Etymology
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Words related to appetize

-ize 

word-forming element used to make verbs, Middle English -isen, from Old French -iser/-izer, from Late Latin -izare, from Greek -izein, a verb-forming element denoting the doing of the noun or adjective to which it is attached.

The variation of -ize and -ise began in Old French and Middle English, perhaps aided by a few words (such as surprise, see below) where the ending is French or Latin, not Greek. With the classical revival, English partially reverted to the correct Greek -z- spelling from late 16c. But the 1694 edition of the authoritative French Academy dictionary standardized the spellings as -s-, which influenced English.

In Britain, despite the opposition to it (at least formerly) of OED, Encyclopaedia Britannica, the Times of London, and Fowler, -ise remains dominant. Fowler thinks this is to avoid the difficulty of remembering the short list of common words not from Greek which must be spelled with an -s- (such as advertise, devise, surprise). American English has always favored -ize. The spelling variation involves about 200 English verbs.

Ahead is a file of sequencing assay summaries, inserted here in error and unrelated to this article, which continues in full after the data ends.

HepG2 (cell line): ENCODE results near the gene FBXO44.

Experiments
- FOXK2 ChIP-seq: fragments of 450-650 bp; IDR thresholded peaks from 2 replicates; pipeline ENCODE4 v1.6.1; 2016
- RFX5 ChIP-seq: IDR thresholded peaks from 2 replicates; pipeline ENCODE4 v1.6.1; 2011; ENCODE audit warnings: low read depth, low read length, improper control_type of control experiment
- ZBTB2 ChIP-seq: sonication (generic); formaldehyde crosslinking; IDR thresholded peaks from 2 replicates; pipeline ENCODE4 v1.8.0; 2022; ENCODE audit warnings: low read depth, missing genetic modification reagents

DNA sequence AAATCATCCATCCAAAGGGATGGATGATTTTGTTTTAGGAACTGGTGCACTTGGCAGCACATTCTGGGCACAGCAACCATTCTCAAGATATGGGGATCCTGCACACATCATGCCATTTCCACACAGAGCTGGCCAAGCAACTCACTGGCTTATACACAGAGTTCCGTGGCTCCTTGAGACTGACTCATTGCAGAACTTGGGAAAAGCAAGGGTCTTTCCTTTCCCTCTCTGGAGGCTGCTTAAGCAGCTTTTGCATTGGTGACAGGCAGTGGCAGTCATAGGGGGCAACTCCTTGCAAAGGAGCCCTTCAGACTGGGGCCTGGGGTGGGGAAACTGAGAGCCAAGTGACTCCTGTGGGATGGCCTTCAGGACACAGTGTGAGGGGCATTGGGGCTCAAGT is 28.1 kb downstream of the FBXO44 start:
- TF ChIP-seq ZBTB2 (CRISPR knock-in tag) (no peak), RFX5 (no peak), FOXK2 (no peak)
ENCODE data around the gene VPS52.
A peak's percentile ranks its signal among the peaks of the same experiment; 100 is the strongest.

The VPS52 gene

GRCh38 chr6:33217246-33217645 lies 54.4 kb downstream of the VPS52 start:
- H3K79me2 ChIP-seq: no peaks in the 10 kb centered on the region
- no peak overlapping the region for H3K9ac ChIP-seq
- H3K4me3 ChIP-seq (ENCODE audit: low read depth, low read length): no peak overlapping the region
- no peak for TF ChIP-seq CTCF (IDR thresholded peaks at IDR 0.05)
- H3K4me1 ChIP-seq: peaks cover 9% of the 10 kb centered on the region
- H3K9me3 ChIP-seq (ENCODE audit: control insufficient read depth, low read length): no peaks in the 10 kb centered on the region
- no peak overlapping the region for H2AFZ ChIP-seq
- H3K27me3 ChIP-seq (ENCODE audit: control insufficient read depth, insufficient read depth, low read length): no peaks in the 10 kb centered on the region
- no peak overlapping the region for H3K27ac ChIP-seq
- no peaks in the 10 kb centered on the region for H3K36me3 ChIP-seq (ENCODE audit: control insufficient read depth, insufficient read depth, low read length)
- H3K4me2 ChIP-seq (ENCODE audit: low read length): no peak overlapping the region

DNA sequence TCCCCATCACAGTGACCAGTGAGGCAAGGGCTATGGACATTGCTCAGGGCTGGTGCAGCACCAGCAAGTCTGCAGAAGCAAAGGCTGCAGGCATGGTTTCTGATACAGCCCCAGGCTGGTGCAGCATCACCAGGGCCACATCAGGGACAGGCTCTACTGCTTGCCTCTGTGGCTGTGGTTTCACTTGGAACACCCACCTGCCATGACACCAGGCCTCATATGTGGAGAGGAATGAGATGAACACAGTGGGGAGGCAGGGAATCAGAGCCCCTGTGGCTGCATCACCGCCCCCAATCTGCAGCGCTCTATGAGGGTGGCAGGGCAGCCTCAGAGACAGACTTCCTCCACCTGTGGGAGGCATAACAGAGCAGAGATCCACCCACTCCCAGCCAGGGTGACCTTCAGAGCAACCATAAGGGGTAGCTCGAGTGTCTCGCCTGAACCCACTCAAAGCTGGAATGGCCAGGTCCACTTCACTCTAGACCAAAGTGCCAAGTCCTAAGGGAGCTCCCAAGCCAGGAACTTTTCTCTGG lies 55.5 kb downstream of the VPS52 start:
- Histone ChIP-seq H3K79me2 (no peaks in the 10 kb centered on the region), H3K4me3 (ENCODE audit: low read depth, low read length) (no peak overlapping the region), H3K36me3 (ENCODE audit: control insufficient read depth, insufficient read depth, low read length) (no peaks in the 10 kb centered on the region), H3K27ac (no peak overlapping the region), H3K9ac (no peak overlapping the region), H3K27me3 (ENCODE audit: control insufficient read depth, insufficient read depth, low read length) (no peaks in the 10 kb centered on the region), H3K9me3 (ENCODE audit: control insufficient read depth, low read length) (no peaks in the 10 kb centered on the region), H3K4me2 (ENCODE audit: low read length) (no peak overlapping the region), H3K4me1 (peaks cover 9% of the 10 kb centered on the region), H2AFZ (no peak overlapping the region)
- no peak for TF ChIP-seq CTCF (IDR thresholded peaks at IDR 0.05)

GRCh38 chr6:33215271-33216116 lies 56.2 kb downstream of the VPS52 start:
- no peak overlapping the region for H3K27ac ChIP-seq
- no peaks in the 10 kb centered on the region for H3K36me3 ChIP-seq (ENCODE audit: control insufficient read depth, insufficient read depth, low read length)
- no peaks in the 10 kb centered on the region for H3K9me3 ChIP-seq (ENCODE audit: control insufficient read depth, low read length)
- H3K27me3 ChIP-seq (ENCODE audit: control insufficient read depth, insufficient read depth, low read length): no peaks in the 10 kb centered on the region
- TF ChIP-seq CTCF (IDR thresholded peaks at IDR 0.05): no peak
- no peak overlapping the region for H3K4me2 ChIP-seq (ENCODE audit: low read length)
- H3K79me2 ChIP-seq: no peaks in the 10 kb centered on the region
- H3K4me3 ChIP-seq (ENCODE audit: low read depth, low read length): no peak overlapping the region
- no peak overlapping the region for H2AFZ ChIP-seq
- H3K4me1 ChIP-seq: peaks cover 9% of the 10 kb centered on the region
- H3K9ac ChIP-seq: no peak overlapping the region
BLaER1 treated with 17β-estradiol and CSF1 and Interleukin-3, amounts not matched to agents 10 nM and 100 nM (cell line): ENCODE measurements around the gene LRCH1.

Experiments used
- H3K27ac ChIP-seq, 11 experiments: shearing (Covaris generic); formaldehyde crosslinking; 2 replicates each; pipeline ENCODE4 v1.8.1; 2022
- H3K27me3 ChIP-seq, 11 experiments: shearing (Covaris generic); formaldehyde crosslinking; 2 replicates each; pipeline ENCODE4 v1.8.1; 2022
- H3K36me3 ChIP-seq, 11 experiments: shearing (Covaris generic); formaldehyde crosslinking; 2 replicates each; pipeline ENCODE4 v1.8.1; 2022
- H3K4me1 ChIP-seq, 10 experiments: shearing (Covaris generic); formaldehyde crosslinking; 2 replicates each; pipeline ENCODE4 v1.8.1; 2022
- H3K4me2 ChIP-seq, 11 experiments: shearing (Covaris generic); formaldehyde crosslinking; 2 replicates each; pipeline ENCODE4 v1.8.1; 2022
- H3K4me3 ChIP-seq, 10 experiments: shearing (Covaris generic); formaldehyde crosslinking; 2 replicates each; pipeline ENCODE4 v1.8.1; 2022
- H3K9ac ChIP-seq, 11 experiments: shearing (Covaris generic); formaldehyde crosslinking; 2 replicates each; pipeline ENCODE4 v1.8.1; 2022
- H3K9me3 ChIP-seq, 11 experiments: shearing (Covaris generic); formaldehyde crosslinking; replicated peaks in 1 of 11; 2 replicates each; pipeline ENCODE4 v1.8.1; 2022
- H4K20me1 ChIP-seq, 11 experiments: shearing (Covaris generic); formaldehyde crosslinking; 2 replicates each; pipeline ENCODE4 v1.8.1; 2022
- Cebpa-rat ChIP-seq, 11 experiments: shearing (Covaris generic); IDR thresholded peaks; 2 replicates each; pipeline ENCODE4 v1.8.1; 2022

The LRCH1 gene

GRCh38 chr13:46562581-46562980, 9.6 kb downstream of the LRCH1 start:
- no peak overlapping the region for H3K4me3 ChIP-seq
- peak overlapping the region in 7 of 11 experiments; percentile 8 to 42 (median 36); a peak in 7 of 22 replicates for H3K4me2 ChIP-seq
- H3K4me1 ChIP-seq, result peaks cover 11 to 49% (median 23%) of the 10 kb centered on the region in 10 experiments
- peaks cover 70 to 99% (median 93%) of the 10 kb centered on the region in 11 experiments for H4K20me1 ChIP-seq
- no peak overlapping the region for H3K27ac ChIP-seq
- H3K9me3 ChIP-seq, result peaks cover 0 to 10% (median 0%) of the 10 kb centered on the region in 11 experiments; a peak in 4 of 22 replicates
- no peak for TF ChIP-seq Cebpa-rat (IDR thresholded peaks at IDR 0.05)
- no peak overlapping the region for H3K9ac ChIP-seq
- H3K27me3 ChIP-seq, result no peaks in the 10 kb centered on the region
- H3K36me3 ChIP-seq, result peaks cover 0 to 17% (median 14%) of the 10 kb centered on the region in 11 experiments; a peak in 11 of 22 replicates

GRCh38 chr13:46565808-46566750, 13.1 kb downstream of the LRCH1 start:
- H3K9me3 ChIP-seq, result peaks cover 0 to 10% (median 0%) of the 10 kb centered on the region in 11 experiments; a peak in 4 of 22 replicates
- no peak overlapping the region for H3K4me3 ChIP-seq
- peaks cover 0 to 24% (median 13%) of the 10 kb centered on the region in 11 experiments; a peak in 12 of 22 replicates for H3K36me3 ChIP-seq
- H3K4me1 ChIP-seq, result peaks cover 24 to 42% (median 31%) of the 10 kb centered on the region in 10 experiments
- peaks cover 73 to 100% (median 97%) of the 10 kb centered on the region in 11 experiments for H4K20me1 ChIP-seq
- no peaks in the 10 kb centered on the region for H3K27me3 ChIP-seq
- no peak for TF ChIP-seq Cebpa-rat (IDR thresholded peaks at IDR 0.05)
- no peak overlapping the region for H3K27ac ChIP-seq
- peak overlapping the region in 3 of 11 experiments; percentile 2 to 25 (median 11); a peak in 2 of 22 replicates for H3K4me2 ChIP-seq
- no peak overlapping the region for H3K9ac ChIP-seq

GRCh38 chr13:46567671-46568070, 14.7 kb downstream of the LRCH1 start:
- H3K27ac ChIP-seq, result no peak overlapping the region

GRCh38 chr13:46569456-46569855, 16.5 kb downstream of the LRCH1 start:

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appetite (n.)

c. 1300, "craving for food," from Anglo-French appetit, Old French apetit "appetite, desire, eagerness" (13c., Modern French appétit), from Latin appetitus "appetite, longing," literally "desire toward," from appetitus, past participle of appetere "to long for, desire; strive for, grasp at," from ad "to" (see ad-) + petere "go to, seek out," from PIE root *pet- "to rush, to fly."

Formerly with of or to, now with for. Of other desires or cravings, from late 14c. As an adjective, "characterized by appetite," OED and Century Dictionary list appetitious (1650s) and appetitual (1610s) as obsolete, but appetitive (1570s) continues.

appetizing (adj.)
"exciting desire or hunger," 1650s, from appetite on model of present-participle adjective forms in -ing.
appetizer (n.)
"something taken to whet the appetite," 1820, agent noun from appetize.